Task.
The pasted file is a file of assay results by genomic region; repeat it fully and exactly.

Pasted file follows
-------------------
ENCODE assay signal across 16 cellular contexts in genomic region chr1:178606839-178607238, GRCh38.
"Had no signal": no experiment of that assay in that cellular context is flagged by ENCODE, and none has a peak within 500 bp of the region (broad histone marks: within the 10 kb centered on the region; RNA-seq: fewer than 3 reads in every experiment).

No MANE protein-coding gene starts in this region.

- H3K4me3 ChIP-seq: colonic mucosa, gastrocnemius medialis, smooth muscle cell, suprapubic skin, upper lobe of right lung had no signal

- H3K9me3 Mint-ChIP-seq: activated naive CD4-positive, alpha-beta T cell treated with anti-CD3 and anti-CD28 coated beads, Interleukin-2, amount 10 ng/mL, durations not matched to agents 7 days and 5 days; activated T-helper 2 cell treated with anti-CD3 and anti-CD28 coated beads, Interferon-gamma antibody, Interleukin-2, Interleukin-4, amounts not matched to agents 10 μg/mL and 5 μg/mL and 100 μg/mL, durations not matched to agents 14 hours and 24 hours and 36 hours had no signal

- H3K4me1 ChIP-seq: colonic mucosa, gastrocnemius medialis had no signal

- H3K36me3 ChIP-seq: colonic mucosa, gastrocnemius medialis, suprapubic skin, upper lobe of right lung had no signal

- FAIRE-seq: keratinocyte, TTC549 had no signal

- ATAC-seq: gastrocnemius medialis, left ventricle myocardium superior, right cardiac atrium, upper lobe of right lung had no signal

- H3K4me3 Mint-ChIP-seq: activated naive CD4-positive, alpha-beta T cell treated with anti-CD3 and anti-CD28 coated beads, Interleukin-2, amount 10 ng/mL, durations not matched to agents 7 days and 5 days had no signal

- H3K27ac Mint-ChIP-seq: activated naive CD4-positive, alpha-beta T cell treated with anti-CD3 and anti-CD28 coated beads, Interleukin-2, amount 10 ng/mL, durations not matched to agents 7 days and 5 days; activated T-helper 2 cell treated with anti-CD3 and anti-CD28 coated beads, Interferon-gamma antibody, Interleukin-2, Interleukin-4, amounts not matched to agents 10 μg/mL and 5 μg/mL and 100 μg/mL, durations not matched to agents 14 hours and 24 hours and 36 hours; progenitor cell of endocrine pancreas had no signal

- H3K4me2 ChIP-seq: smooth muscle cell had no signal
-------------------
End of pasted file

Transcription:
ENCODE assay signal across 16 cellular contexts in genomic region chr1:178606839-178607238, GRCh38.
"Had no signal": no experiment of that assay in that cellular context is flagged by ENCODE, and none has a peak within 500 bp of the region (broad histone marks: within the 10 kb centered on the region; RNA-seq: fewer than 3 reads in every experiment).

No MANE protein-coding gene starts in this region.

- H3K4me3 ChIP-seq: colonic mucosa, gastrocnemius medialis, smooth muscle cell, suprapubic skin, upper lobe of right lung had no signal

- H3K9me3 Mint-ChIP-seq: activated naive CD4-positive, alpha-beta T cell treated with anti-CD3 and anti-CD28 coated beads, Interleukin-2, amount 10 ng/mL, durations not matched to agents 7 days and 5 days; activated T-helper 2 cell treated with anti-CD3 and anti-CD28 coated beads, Interferon-gamma antibody, Interleukin-2, Interleukin-4, amounts not matched to agents 10 μg/mL and 5 μg/mL and 100 μg/mL, durations not matched to agents 14 hours and 24 hours and 36 hours had no signal

- H3K4me1 ChIP-seq: colonic mucosa, gastrocnemius medialis had no signal

- H3K36me3 ChIP-seq: colonic mucosa, gastrocnemius medialis, suprapubic skin, upper lobe of right lung had no signal

- FAIRE-seq: keratinocyte, TTC549 had no signal

- ATAC-seq: gastrocnemius medialis, left ventricle myocardium superior, right cardiac atrium, upper lobe of right lung had no signal

- H3K4me3 Mint-ChIP-seq: activated naive CD4-positive, alpha-beta T cell treated with anti-CD3 and anti-CD28 coated beads, Interleukin-2, amount 10 ng/mL, durations not matched to agents 7 days and 5 days had no signal

- H3K27ac Mint-ChIP-seq: activated naive CD4-positive, alpha-beta T cell treated with anti-CD3 and anti-CD28 coated beads, Interleukin-2, amount 10 ng/mL, durations not matched to agents 7 days and 5 days; activated T-helper 2 cell treated with anti-CD3 and anti-CD28 coated beads, Interferon-gamma antibody, Interleukin-2, Interleukin-4, amounts not matched to agents 10 μg/mL and 5 μg/mL and 100 μg/mL, durations not matched to agents 14 hours and 24 hours and 36 hours; progenitor cell of endocrine pancreas had no signal

- H3K4me2 ChIP-seq: smooth muscle cell had no signal